Subcutaneous Fluids at Home

We will begin by assuming that the drip set, needle, and fluid bag are already connected and the patient has been placed on the work surface (floor, table, counter, back of sofa, etc). The fluid set should be hanging from a location higher than the level of the patient.

Either a second person can hold the fluids, or a wall mounted towel or coat hanger can work.  The bag can be set on its side at a level higher than the patient, but you will not be able to see the drip flow if the bag is not hanging vertically and you will probably get lots of air in the line.

Pick up a handful of skin at the patient’s scruff.  This area has a sparse population of nerve endings and the needle is likely to hurt the least in this area.  The farther toward the tail you go with the needle, the more the patient will feel the stick.  Note that a “triangle” is formed in the skin when you pull up on the scruff.

Uncap the needle and boldly stick it through the skin, right in the center of the triangle.  You should feel a slight punch as the thick skin is penetrated.  You may relax your grip a bit depending on your confidence that your pet will continue to sit still.

Open the drip set clamp and let the desired amount of fluid run in.  A small bulge will appear under the patient’s skin as fluid accumulates there.

  • If the needle has gone through the skin and out the other side, a stream of fluid will be seen coming from the patient’s skin. If this occurs simply pull the needle slightly back toward you but not all the way out so that the needle will again be positioned under the skin.  If this is too hard, simply close the drip set clamp and start over.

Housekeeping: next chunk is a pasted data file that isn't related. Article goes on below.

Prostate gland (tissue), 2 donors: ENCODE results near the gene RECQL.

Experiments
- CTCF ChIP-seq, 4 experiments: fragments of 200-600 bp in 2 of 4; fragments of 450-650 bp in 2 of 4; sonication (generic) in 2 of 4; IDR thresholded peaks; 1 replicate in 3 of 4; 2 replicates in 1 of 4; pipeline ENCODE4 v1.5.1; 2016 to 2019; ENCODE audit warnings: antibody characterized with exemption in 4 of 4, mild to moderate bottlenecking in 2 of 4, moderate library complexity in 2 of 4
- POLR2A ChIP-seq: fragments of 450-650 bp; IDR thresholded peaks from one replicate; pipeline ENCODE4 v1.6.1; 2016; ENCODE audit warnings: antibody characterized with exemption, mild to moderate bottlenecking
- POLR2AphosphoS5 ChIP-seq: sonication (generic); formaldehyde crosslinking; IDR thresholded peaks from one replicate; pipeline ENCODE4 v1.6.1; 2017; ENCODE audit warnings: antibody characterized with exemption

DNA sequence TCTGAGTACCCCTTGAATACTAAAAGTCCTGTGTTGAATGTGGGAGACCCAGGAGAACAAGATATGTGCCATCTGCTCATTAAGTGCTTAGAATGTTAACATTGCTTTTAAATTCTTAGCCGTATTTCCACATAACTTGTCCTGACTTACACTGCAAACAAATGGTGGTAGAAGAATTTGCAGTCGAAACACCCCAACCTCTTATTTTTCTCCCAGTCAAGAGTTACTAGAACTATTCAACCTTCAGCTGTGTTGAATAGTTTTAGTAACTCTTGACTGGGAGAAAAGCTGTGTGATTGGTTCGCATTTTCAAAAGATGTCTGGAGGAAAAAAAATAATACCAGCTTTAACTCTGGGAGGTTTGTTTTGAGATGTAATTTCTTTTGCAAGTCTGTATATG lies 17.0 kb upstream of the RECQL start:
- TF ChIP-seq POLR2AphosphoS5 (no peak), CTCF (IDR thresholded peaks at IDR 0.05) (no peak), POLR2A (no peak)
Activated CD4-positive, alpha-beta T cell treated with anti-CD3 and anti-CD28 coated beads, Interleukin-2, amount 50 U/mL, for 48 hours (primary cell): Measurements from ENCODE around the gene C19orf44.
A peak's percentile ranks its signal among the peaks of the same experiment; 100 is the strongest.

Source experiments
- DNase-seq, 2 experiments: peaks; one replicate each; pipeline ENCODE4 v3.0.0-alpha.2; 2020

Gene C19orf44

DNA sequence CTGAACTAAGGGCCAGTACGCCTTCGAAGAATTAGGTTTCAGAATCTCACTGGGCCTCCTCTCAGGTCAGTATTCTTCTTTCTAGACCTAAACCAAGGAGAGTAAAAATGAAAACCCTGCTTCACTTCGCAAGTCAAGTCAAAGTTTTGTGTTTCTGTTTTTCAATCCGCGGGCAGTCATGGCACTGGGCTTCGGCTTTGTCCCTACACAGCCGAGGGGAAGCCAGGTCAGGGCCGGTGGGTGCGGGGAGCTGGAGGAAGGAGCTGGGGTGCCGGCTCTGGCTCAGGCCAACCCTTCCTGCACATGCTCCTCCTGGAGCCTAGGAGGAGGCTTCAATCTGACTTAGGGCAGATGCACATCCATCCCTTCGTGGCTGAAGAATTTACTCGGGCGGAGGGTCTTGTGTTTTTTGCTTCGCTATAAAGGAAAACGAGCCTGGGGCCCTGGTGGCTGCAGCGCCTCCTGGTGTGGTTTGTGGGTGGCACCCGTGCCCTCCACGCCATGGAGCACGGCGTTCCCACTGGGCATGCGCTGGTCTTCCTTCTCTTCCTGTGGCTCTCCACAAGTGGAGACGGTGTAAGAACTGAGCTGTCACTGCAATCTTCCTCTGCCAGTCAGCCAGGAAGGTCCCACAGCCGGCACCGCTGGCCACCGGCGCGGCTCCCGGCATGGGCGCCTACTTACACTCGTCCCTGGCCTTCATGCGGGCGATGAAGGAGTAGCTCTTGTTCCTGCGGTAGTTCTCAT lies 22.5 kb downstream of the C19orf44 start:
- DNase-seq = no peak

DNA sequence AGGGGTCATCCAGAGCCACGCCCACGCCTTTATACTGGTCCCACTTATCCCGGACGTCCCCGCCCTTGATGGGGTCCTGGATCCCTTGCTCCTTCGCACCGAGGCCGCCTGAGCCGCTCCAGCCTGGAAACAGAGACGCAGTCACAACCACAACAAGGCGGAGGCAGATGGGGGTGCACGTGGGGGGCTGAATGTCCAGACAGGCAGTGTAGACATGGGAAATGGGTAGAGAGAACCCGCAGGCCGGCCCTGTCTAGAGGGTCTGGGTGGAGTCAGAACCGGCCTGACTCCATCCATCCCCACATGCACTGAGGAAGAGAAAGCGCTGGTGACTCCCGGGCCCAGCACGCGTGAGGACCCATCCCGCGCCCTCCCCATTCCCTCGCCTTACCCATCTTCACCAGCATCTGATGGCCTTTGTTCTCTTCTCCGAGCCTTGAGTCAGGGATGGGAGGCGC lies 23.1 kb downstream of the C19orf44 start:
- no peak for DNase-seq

• If the drip rate in the chamber seems slow, change the angle of the needle insertion slightly with your fingers until you get a better drip rate.

When the proper amount of fluid has been delivered, close the clamp, withdraw the needle, recap it and dispose of it.  Replace with a fresh capped needle.  If a relatively large amount of fluid is to be delivered, you may have been instructed to administer fluids in two locations.  If so, repeat the procedure for the second area.

  • After fluid administration, the bulge of fluids will tend to droop down around the front legs or chest.  This is normal but if this bulge has not resolved by the time you are supposed to give fluids next, do not give the next fluid dose.  This would mean that your pet’s circulation is not good enough to absorb the fluids or that your pet simply does not need the extra fluids.  In either case, report this to your veterinarian and your instructions will probably be revised.